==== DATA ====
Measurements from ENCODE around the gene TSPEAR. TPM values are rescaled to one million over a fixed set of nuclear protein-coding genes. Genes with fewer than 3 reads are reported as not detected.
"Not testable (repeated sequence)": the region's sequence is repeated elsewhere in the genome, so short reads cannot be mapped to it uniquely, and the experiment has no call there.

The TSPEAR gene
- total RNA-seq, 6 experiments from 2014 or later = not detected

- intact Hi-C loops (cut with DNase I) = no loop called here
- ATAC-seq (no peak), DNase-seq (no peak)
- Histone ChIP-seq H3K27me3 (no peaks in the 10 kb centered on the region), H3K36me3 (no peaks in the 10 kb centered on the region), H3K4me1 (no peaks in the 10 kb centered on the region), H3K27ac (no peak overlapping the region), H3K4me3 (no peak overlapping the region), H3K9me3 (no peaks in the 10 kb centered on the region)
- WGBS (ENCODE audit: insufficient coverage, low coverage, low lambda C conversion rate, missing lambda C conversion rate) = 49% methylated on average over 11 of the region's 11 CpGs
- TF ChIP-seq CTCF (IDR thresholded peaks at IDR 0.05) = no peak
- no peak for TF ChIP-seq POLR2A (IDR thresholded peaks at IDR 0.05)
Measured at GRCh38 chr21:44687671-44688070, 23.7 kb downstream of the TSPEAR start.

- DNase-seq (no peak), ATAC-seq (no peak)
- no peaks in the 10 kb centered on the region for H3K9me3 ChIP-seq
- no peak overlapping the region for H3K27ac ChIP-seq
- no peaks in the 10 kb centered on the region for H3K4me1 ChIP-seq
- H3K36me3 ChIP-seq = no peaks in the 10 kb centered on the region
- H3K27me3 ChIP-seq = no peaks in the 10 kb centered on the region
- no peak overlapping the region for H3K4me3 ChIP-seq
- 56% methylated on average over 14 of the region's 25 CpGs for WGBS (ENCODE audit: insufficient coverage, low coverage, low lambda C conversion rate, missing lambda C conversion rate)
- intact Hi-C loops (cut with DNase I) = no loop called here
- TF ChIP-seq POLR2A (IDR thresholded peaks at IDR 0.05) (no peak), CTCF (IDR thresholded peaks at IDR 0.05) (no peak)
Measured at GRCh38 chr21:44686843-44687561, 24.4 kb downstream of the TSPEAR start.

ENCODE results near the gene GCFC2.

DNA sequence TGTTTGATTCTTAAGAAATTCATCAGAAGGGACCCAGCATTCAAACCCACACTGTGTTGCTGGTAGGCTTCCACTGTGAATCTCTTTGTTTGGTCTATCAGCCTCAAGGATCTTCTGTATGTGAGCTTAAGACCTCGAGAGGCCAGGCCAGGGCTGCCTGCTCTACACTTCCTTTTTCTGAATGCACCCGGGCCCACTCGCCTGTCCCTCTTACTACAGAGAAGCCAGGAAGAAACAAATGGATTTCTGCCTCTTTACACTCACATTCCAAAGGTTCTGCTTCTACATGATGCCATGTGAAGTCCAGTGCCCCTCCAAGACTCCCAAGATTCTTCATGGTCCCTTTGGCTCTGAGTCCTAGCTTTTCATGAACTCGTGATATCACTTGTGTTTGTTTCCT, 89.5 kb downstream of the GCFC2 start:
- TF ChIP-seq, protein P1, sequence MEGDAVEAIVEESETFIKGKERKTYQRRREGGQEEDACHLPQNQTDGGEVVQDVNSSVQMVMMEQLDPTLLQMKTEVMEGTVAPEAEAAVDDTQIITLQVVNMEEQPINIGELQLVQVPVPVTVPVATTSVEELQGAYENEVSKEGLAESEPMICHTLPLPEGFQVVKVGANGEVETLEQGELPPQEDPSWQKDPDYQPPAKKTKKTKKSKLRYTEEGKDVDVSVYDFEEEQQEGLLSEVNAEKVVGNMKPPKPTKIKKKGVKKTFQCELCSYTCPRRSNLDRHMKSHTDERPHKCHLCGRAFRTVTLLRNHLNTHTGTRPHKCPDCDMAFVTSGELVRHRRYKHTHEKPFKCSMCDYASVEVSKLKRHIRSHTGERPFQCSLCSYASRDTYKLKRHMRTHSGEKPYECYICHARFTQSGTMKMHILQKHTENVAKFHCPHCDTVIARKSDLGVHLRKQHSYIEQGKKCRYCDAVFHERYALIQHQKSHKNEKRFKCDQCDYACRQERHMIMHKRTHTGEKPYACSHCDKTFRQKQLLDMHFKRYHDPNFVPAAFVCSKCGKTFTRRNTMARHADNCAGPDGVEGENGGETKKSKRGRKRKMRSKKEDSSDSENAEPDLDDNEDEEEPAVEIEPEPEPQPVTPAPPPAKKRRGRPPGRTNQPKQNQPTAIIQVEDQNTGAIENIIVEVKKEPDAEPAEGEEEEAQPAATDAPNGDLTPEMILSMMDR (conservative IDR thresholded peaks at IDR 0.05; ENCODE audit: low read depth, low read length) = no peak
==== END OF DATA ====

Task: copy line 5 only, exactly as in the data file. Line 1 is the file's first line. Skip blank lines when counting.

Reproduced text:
- intact Hi-C loops (cut with DNase I) = no loop called here